Watch Out for These Hidden Costs of Free Travel

Almost every day of the year, you can find a new story about a blogger who spent a month in some far-flung country for almost nothing out-of-pocket. And why wouldn't you believe them?

Travel credit cards do, indeed, offer points and miles that can cover the costs of airfare and hotel rooms. With a savvy strategy and enough stockpiled points, it's possible to craft a rewards-fueled plan that lets you travel for almost nothing. (See also: 5 Steps to Getting a Free Vacation in 9 Months or Less With Credit Cards)

The problem: Travel credit cards — and rewards cards in general — don't cover every aspect of your trip. They can pay for the bulk of your major travel components, sure, but you may come up short when it comes to covering other common travel expenses.

Hidden costs of travel to watch out for

There's nothing wrong with aiming for "free travel," but it's important to know what your real expenses might be so you can plan accordingly. How much does free travel really cost? We interviewed a handful of points and miles bloggers to find out some of the biggest expenses people fail to plan for.

Airline taxes and fees

According to Ariana Arghandewal, the blogger behind the popular Point Chaser blog, the biggest expense people forget about is airline taxes and fees. For domestic flights, these include the Passenger Facility Charges, U.S. Excise Tax, Domestic Flight Segment Tax, the September 11th Security Fee, and others.

International flights are also subject to a U.S. Arrival/Departure Tax, U.S. Customs User Fee, U.S. Animal and Plant Health Inspection Service Fee, and U.S. Immigration and Naturalization Fee. Foreign taxes, inspection fees, security charges, and departure taxes can add up to hundreds of dollars more, as can carrier-imposed surcharges. "Some airlines, like British Airways, even impose fuel surcharges, which can set you back over $1,000 round-trip to some destinations," notes Arghandewal.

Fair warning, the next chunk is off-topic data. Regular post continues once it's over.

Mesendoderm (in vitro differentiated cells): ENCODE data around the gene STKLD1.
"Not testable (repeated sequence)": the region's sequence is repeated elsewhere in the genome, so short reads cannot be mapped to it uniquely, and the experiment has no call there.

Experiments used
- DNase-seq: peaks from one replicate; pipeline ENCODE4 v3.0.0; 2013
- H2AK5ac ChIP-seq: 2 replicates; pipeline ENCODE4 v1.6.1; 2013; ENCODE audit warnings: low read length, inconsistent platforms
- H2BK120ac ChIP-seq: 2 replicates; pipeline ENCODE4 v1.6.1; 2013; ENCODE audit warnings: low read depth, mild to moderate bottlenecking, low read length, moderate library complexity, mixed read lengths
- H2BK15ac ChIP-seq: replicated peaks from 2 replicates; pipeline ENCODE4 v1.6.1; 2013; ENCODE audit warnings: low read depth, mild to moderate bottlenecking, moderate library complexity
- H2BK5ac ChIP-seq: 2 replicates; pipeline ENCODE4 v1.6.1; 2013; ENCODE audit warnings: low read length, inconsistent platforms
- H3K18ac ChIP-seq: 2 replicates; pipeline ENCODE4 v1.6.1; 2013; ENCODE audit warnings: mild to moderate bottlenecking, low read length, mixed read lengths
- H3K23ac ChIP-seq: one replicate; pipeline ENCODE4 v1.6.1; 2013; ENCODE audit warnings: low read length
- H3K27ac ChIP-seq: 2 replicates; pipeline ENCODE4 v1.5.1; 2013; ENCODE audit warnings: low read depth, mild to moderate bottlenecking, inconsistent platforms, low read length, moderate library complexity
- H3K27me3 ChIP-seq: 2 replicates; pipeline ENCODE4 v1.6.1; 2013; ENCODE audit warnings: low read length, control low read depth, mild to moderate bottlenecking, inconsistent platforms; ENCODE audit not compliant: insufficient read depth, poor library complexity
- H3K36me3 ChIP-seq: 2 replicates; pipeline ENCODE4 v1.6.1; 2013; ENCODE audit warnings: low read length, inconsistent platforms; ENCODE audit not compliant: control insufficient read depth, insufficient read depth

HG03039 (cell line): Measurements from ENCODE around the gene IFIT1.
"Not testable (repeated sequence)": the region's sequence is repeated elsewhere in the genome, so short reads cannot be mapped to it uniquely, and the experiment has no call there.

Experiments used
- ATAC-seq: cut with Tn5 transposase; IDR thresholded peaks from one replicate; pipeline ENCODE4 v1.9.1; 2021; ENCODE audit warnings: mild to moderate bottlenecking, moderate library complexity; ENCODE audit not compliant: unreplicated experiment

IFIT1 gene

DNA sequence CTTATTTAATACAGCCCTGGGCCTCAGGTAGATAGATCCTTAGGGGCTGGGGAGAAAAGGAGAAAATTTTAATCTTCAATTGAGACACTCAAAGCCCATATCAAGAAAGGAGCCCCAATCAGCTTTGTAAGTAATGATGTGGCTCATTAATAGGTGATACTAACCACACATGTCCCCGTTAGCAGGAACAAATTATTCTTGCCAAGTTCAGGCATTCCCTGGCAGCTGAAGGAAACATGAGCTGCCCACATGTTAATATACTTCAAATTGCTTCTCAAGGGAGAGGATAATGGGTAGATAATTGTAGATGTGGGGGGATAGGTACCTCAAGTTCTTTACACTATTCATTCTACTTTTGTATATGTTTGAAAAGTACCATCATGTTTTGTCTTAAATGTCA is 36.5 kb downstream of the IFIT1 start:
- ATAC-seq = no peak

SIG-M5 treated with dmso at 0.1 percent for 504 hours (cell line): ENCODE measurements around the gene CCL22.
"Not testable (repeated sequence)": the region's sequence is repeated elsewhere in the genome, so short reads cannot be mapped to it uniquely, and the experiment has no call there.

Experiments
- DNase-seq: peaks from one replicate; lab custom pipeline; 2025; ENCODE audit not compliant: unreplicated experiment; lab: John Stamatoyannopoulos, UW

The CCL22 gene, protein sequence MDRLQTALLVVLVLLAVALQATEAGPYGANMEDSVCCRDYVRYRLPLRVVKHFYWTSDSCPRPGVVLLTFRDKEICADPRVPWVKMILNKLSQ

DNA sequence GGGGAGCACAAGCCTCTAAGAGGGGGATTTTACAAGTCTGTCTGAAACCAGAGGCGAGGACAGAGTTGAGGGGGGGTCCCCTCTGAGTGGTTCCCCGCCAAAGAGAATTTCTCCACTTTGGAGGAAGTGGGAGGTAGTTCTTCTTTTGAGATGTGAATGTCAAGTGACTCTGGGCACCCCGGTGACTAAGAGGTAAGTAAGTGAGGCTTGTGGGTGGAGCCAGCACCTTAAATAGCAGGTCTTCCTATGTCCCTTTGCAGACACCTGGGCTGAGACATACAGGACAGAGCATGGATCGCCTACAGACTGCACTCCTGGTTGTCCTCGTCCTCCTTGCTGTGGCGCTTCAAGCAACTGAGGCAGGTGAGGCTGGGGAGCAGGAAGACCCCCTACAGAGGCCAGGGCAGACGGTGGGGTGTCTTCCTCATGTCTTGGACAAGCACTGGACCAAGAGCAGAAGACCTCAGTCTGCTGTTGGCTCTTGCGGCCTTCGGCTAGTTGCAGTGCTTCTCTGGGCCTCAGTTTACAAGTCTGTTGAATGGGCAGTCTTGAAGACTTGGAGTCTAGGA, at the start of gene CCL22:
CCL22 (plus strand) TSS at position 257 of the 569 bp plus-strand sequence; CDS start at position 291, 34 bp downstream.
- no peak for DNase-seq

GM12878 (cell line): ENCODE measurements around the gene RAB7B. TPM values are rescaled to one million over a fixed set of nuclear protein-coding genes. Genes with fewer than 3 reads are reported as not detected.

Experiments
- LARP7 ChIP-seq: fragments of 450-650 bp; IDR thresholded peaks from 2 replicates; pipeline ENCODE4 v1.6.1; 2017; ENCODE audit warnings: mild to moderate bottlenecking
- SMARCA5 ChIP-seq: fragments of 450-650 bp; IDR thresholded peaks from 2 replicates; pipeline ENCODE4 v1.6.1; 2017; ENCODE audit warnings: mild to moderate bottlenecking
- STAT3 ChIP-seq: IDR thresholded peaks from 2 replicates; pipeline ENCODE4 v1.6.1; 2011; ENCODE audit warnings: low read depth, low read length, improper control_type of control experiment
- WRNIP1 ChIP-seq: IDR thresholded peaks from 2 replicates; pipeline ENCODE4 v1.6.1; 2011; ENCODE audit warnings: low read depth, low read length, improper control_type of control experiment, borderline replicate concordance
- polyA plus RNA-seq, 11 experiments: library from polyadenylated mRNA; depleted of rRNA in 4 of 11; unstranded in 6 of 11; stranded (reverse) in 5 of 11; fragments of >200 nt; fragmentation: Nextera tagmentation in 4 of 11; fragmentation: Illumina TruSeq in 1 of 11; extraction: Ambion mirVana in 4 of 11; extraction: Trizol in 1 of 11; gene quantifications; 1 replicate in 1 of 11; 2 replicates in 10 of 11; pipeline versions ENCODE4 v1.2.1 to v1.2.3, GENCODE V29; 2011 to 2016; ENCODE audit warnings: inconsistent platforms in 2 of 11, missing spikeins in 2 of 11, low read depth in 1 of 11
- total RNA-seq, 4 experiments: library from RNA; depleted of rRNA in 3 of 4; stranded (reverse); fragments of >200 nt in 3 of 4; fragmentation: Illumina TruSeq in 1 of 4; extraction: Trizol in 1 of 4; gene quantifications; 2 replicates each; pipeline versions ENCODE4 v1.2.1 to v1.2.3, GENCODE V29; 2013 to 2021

Flight incidentals

Lee Huff, a travel writer who blogs for Boarding Area at, says that, while some airline cards let you and your travel companions check bags for free, not all do. Checked bag fees can run you $25-$35 per bag, which could easy add up to $100 each way for a family of four.

Then there are other flight incidentals to be aware of. In-flight internet service on domestic flights (if you need it) can cost $5-$20 a day, depending on the airline and itinerary. Snacks in the airport can also be pricey, and so can drinks and magazines. Drive your own car to the airport and you will also need to pay for airport parking, says Huff.

Hotel extras

Even when you pay for a hotel with hotel points or a free night certificate, that doesn't mean you'll escape all costs of staying there. While hotels that let you book with rewards don't charge taxes on your stay, you could still be on the hook for parking, internet service, or resort fees. And let's not forget the costs of tipping housekeeping, if that's something you do.

Resort fees in particular can be costly, notes a report from the Federal Trade Commission. In 2015, consumers paid around $2 billion in resort fees on top of their nightly room rate, and many of those fees were not properly disclosed.

If you use points to book a hotel stay, make sure you understand ahead of time if the property charges resort fees. If you don't, you could be in for a nasty surprise when you go to check out from your free hotel room and find you owe a balance.